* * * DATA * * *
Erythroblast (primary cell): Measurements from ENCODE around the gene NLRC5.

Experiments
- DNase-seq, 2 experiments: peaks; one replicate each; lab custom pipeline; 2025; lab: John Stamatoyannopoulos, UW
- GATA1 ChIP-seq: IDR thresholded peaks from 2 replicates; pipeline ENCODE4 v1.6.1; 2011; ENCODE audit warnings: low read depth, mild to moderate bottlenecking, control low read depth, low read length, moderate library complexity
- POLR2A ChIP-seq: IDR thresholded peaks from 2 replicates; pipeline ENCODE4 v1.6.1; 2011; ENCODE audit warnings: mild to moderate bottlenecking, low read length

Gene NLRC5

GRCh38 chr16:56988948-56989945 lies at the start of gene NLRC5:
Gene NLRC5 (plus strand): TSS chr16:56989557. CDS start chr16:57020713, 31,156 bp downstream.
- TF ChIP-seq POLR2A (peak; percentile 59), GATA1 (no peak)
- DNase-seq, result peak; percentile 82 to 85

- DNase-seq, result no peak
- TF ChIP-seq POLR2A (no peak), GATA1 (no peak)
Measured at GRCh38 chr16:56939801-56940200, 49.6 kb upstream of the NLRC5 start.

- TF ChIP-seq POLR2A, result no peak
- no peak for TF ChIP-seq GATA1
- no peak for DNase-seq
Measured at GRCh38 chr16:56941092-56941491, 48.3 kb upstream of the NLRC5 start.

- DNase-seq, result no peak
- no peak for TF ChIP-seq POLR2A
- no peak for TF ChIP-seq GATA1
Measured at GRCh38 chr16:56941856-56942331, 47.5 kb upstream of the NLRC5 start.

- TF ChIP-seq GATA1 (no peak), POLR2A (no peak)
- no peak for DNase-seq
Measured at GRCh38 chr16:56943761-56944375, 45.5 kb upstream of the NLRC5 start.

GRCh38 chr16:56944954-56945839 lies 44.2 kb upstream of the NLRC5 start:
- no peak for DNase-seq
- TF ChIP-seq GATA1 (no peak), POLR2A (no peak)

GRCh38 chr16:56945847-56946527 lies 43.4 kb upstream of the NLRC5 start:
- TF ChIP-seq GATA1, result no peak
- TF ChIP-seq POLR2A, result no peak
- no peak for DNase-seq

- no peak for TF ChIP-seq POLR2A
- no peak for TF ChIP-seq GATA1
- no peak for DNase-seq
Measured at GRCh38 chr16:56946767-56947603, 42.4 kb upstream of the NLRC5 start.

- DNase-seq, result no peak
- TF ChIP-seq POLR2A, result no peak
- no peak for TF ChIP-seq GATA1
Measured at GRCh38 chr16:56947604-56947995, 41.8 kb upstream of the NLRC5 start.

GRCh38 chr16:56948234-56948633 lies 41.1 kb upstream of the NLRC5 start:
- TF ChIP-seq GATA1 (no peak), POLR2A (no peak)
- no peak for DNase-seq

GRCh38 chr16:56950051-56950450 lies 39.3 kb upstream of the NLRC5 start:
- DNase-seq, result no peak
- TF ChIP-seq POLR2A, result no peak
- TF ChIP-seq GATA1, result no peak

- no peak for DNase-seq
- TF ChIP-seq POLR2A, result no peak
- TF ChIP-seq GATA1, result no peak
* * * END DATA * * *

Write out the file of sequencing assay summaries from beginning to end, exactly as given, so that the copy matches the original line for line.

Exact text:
Erythroblast (primary cell): Measurements from ENCODE around the gene NLRC5.

Experiments
- DNase-seq, 2 experiments: peaks; one replicate each; lab custom pipeline; 2025; lab: John Stamatoyannopoulos, UW
- GATA1 ChIP-seq: IDR thresholded peaks from 2 replicates; pipeline ENCODE4 v1.6.1; 2011; ENCODE audit warnings: low read depth, mild to moderate bottlenecking, control low read depth, low read length, moderate library complexity
- POLR2A ChIP-seq: IDR thresholded peaks from 2 replicates; pipeline ENCODE4 v1.6.1; 2011; ENCODE audit warnings: mild to moderate bottlenecking, low read length

Gene NLRC5

GRCh38 chr16:56988948-56989945 lies at the start of gene NLRC5:
Gene NLRC5 (plus strand): TSS chr16:56989557. CDS start chr16:57020713, 31,156 bp downstream.
- TF ChIP-seq POLR2A (peak; percentile 59), GATA1 (no peak)
- DNase-seq, result peak; percentile 82 to 85

- DNase-seq, result no peak
- TF ChIP-seq POLR2A (no peak), GATA1 (no peak)
Measured at GRCh38 chr16:56939801-56940200, 49.6 kb upstream of the NLRC5 start.

- TF ChIP-seq POLR2A, result no peak
- no peak for TF ChIP-seq GATA1
- no peak for DNase-seq
Measured at GRCh38 chr16:56941092-56941491, 48.3 kb upstream of the NLRC5 start.

- DNase-seq, result no peak
- no peak for TF ChIP-seq POLR2A
- no peak for TF ChIP-seq GATA1
Measured at GRCh38 chr16:56941856-56942331, 47.5 kb upstream of the NLRC5 start.

- TF ChIP-seq GATA1 (no peak), POLR2A (no peak)
- no peak for DNase-seq
Measured at GRCh38 chr16:56943761-56944375, 45.5 kb upstream of the NLRC5 start.

GRCh38 chr16:56944954-56945839 lies 44.2 kb upstream of the NLRC5 start:
- no peak for DNase-seq
- TF ChIP-seq GATA1 (no peak), POLR2A (no peak)

GRCh38 chr16:56945847-56946527 lies 43.4 kb upstream of the NLRC5 start:
- TF ChIP-seq GATA1, result no peak
- TF ChIP-seq POLR2A, result no peak
- no peak for DNase-seq

- no peak for TF ChIP-seq POLR2A
- no peak for TF ChIP-seq GATA1
- no peak for DNase-seq
Measured at GRCh38 chr16:56946767-56947603, 42.4 kb upstream of the NLRC5 start.

- DNase-seq, result no peak
- TF ChIP-seq POLR2A, result no peak
- no peak for TF ChIP-seq GATA1
Measured at GRCh38 chr16:56947604-56947995, 41.8 kb upstream of the NLRC5 start.

GRCh38 chr16:56948234-56948633 lies 41.1 kb upstream of the NLRC5 start:
- TF ChIP-seq GATA1 (no peak), POLR2A (no peak)
- no peak for DNase-seq

GRCh38 chr16:56950051-56950450 lies 39.3 kb upstream of the NLRC5 start:
- DNase-seq, result no peak
- TF ChIP-seq POLR2A, result no peak
- TF ChIP-seq GATA1, result no peak

- no peak for DNase-seq
- TF ChIP-seq POLR2A, result no peak
- TF ChIP-seq GATA1, result no peak